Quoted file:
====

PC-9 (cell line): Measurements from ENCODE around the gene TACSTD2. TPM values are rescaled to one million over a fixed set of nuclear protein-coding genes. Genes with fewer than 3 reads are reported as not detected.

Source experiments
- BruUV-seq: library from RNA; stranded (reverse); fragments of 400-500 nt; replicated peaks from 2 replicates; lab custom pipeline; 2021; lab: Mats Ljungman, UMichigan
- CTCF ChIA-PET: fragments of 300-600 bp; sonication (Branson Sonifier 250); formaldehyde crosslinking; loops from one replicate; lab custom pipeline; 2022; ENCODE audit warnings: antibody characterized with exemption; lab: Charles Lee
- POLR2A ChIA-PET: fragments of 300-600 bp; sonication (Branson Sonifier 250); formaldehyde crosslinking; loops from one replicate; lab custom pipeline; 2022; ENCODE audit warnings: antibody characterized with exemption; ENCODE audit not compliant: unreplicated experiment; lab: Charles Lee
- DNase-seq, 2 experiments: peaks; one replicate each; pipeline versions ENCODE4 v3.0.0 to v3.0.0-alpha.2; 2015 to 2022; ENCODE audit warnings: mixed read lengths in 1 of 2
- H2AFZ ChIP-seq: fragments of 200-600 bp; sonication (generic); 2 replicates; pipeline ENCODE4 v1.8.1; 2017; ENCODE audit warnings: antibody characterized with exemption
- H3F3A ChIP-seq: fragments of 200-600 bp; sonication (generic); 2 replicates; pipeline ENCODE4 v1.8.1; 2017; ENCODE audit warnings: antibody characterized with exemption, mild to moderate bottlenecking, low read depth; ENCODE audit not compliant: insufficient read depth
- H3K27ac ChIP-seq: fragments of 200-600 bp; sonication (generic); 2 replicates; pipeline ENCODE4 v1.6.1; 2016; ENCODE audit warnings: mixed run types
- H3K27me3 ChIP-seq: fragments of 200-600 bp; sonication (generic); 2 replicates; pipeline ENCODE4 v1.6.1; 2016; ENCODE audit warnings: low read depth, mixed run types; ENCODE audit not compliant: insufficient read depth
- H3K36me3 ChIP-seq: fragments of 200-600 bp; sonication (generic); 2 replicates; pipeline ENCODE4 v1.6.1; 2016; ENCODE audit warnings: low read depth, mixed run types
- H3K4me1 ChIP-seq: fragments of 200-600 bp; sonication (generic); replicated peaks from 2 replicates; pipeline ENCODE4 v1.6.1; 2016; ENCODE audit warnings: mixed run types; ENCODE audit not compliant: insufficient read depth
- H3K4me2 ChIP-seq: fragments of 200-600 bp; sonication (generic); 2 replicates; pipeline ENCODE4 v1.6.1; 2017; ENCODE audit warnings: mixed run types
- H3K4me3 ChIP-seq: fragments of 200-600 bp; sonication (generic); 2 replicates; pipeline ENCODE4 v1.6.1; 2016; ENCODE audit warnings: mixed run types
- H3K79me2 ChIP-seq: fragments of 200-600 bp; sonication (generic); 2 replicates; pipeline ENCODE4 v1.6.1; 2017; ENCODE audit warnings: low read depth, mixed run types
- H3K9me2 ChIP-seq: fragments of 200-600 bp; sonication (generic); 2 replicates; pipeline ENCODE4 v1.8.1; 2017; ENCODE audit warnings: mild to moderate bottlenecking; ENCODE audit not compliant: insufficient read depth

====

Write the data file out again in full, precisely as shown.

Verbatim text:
PC-9 (cell line): Measurements from ENCODE around the gene TACSTD2. TPM values are rescaled to one million over a fixed set of nuclear protein-coding genes. Genes with fewer than 3 reads are reported as not detected.

Source experiments
- BruUV-seq: library from RNA; stranded (reverse); fragments of 400-500 nt; replicated peaks from 2 replicates; lab custom pipeline; 2021; lab: Mats Ljungman, UMichigan
- CTCF ChIA-PET: fragments of 300-600 bp; sonication (Branson Sonifier 250); formaldehyde crosslinking; loops from one replicate; lab custom pipeline; 2022; ENCODE audit warnings: antibody characterized with exemption; lab: Charles Lee
- POLR2A ChIA-PET: fragments of 300-600 bp; sonication (Branson Sonifier 250); formaldehyde crosslinking; loops from one replicate; lab custom pipeline; 2022; ENCODE audit warnings: antibody characterized with exemption; ENCODE audit not compliant: unreplicated experiment; lab: Charles Lee
- DNase-seq, 2 experiments: peaks; one replicate each; pipeline versions ENCODE4 v3.0.0 to v3.0.0-alpha.2; 2015 to 2022; ENCODE audit warnings: mixed read lengths in 1 of 2
- H2AFZ ChIP-seq: fragments of 200-600 bp; sonication (generic); 2 replicates; pipeline ENCODE4 v1.8.1; 2017; ENCODE audit warnings: antibody characterized with exemption
- H3F3A ChIP-seq: fragments of 200-600 bp; sonication (generic); 2 replicates; pipeline ENCODE4 v1.8.1; 2017; ENCODE audit warnings: antibody characterized with exemption, mild to moderate bottlenecking, low read depth; ENCODE audit not compliant: insufficient read depth
- H3K27ac ChIP-seq: fragments of 200-600 bp; sonication (generic); 2 replicates; pipeline ENCODE4 v1.6.1; 2016; ENCODE audit warnings: mixed run types
- H3K27me3 ChIP-seq: fragments of 200-600 bp; sonication (generic); 2 replicates; pipeline ENCODE4 v1.6.1; 2016; ENCODE audit warnings: low read depth, mixed run types; ENCODE audit not compliant: insufficient read depth
- H3K36me3 ChIP-seq: fragments of 200-600 bp; sonication (generic); 2 replicates; pipeline ENCODE4 v1.6.1; 2016; ENCODE audit warnings: low read depth, mixed run types
- H3K4me1 ChIP-seq: fragments of 200-600 bp; sonication (generic); replicated peaks from 2 replicates; pipeline ENCODE4 v1.6.1; 2016; ENCODE audit warnings: mixed run types; ENCODE audit not compliant: insufficient read depth
- H3K4me2 ChIP-seq: fragments of 200-600 bp; sonication (generic); 2 replicates; pipeline ENCODE4 v1.6.1; 2017; ENCODE audit warnings: mixed run types
- H3K4me3 ChIP-seq: fragments of 200-600 bp; sonication (generic); 2 replicates; pipeline ENCODE4 v1.6.1; 2016; ENCODE audit warnings: mixed run types
- H3K79me2 ChIP-seq: fragments of 200-600 bp; sonication (generic); 2 replicates; pipeline ENCODE4 v1.6.1; 2017; ENCODE audit warnings: low read depth, mixed run types
- H3K9me2 ChIP-seq: fragments of 200-600 bp; sonication (generic); 2 replicates; pipeline ENCODE4 v1.8.1; 2017; ENCODE audit warnings: mild to moderate bottlenecking; ENCODE audit not compliant: insufficient read depth